Special Olympics Michigan: One for the kids, Young Athletes program an avenue for child athletes
In many ways, the odds have been stacked against three-year-old Preston Rollison since the day he was born. His hearing is significantly impaired, he has poor eyesight and the Waterford boy was diagnosed with Down syndrome at birth.
However, nothing will stop Preston from having fun or competing with his friends this weekend at the Special Olympics Michigan Summer Games.
Rollison is one of 20 children who will participate in the Young Athletes program, which offers opportunities for athletes younger than eight-years-old to compete the same way the adults do each year.
His mother, Roxanne, said she is grateful for everything the program does for her family since her son’s first involvement just months after he was born.
“I’ve always focused not on what Preston can’t do, but what he can do,” she said. “I can’t imagine life for him or for our entire family without the Special Olympics and this program.”
Children are not eligible to compete in the summer games until they are eight years old. Fitting with the original mission of the games, and to allow more involvement for children younger than the cutoff age, the program was created 2007 after an overwhelming amount of parents called for their child’s inclusion.
The activities young athletes participate in as part of the program consist of walking and running, balancing and jumping and more.
The program has served more than 100,000 children in 21 countries worldwide. It is funded almost entirely by private donations.
Young athletes are encouraged to have fun, no matter their athletic ability or developmental stage.
“The idea is for young, potential athletes to gain social skills as well as stay active and eventually be able to compete in the games once they are old enough,” said Anne Rogers, the program’s coordinator. “It also helps parents come together and talk about some of the issues they face. There is a great deal of bonding going on. It’s really incredible to see.”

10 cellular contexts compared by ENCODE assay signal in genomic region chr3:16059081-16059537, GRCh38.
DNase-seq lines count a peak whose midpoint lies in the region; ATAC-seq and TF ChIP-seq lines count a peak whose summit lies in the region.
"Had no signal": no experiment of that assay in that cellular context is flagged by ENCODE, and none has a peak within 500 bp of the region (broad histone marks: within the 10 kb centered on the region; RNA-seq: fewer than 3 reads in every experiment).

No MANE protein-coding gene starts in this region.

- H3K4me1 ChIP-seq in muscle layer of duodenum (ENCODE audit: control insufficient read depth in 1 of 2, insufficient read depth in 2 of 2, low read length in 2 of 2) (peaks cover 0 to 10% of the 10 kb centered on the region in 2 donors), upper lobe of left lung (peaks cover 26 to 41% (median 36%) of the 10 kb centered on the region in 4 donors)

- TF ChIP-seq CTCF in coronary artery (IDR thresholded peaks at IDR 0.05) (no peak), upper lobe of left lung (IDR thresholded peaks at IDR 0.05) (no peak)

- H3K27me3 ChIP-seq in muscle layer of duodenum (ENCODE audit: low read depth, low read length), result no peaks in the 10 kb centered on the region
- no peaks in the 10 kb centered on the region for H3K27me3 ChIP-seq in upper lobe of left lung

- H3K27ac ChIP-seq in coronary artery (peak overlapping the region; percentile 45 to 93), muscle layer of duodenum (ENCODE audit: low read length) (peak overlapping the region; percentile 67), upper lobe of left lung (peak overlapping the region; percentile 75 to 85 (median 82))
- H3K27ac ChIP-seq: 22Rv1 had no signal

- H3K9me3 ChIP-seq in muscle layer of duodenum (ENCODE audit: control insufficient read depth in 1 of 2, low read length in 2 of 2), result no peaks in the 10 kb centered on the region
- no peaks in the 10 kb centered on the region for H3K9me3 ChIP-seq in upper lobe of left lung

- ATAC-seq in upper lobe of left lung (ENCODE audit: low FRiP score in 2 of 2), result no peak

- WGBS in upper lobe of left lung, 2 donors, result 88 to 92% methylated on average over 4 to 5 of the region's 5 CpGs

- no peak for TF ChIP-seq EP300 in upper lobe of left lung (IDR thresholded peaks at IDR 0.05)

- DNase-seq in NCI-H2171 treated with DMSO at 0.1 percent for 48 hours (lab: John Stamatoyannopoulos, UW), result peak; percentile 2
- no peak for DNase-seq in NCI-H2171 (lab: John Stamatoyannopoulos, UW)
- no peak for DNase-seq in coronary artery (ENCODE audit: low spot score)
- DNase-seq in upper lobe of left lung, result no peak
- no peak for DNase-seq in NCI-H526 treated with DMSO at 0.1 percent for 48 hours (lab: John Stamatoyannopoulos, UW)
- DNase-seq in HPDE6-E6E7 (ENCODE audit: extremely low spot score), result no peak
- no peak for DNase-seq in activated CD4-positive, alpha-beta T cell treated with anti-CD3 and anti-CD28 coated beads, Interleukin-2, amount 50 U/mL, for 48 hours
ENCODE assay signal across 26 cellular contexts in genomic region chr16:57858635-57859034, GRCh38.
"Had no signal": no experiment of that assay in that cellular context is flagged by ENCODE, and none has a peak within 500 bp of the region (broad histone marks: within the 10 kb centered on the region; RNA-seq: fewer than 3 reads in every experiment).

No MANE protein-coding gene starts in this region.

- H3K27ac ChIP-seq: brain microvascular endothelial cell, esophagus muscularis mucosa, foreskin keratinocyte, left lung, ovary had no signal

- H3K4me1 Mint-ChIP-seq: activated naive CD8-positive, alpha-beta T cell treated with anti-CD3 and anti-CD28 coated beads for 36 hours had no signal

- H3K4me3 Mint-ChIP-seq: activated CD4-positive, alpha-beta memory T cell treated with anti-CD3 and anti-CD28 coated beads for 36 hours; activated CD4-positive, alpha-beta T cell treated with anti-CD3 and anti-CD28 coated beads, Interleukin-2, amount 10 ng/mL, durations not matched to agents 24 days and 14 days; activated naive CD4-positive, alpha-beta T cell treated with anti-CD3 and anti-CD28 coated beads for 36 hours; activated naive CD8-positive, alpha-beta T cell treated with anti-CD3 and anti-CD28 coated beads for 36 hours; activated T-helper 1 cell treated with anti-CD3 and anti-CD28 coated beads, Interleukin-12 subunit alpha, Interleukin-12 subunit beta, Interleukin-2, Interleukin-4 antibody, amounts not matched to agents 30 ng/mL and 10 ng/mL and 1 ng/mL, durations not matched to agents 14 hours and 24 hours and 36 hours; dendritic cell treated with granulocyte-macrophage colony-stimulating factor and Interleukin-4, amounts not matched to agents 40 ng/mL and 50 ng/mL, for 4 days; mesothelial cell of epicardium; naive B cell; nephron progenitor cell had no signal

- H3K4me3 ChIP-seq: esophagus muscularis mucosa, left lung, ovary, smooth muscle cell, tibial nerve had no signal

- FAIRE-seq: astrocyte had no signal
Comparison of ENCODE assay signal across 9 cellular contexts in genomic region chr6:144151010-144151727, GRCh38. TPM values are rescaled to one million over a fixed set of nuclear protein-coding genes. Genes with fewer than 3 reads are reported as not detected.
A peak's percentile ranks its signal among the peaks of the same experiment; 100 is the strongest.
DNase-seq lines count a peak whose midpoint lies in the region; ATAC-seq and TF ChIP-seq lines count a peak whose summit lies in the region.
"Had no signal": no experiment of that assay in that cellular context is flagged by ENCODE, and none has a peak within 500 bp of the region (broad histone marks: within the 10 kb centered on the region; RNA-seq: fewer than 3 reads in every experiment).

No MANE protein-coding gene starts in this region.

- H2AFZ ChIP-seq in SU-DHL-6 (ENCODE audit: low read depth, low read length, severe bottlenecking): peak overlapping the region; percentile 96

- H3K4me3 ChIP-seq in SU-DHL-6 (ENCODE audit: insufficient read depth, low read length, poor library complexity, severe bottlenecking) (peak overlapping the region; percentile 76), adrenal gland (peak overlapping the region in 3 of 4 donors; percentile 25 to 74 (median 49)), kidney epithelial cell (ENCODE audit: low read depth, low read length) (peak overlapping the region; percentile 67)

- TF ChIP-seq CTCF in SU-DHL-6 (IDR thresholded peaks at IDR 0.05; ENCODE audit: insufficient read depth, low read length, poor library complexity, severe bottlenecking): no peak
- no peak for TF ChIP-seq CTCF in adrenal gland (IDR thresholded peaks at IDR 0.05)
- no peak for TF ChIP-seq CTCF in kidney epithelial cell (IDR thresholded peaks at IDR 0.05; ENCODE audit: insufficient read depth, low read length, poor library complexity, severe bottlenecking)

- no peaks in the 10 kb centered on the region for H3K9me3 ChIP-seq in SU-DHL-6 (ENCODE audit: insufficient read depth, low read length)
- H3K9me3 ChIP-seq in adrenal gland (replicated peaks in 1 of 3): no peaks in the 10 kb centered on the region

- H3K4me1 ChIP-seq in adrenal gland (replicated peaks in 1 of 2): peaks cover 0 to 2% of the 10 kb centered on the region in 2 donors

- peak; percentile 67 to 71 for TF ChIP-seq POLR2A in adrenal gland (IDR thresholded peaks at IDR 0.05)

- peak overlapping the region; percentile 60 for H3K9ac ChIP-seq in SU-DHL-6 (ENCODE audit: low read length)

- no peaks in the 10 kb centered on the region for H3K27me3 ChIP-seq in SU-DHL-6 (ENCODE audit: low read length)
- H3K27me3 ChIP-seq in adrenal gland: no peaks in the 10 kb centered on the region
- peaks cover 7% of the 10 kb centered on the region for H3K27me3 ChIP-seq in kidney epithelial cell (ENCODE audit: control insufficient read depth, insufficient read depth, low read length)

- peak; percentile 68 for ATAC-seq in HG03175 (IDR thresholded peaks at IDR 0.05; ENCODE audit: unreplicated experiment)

For Sarah Waite and her three-year-old son, Wesley, the games have been attraction that has brought much joy to their lives each summer. Wesley has been participating in the games through the Young Athletes program since he was four months old.
“We were hooked right away,” said Waite, of Clare. “Over the past few years, I have watched his development, his mobility, his social interaction, so much just advance and improve. It is so encouraging.”
Being around other children with similar disabilities and athletic aspirations has been a fun, and formative experience for Wesley.
“He finally gets to fit in. He can just be a normal kid,” she said.
Many young athletes participate year-round in the various fundraisers orchestrated by Special Olympics Michigan each year.
Wesley, for example, leads “Wesley’s Warriors,” in the popular Special Olympics Polar Plunge fundraiser, an event that has given Waite an opportunity to gain advice from or share stories with other families.
“These are some of the best friendships I have made,” Waite said. “We share some of our challenges and some of the joys we all share. We all know how much each child young athletes has progressed. It’s a great discussion to have.”
Aaron Mills, Special Olympics Michigan’s public relations coordinator, said the Young Athletes program is unique in that regard.
“A lot of parents were just waiting for something like this to come along,” Mills said. “Wesley is just a fun-loving kid. He’s come so far. He is just one example of the good this program has done.”
Parents often receive resounding positive feedback from outside professionals working with their children thanks to participating in the program.
“Some of those professionals say they have seen a very noticeable difference in things such as balance and agility even after only a few weeks in our program,” Anne Rodgers, program coordinator said.
Aside from the many benefits displayed through the growth of the athletes, many parents get a great deal of pride and satisfaction out of the program as well – especially fathers of young athletes, Rogers said.
“A lot of them have dreams of being a coach,” she said. “This gives them an opportunity to fulfill what they thought was not going to happen.”
To Rollison, and her resilient and fun-loving son Preston, the program is invaluable.
“Where we would be if he was not involved in this program, I don’t know,” Roxanne said. “I just get a lump in my throat when I see him so successful with all of this. The organization really cares about these kids.”
“He is just going to be so much better off because of it.”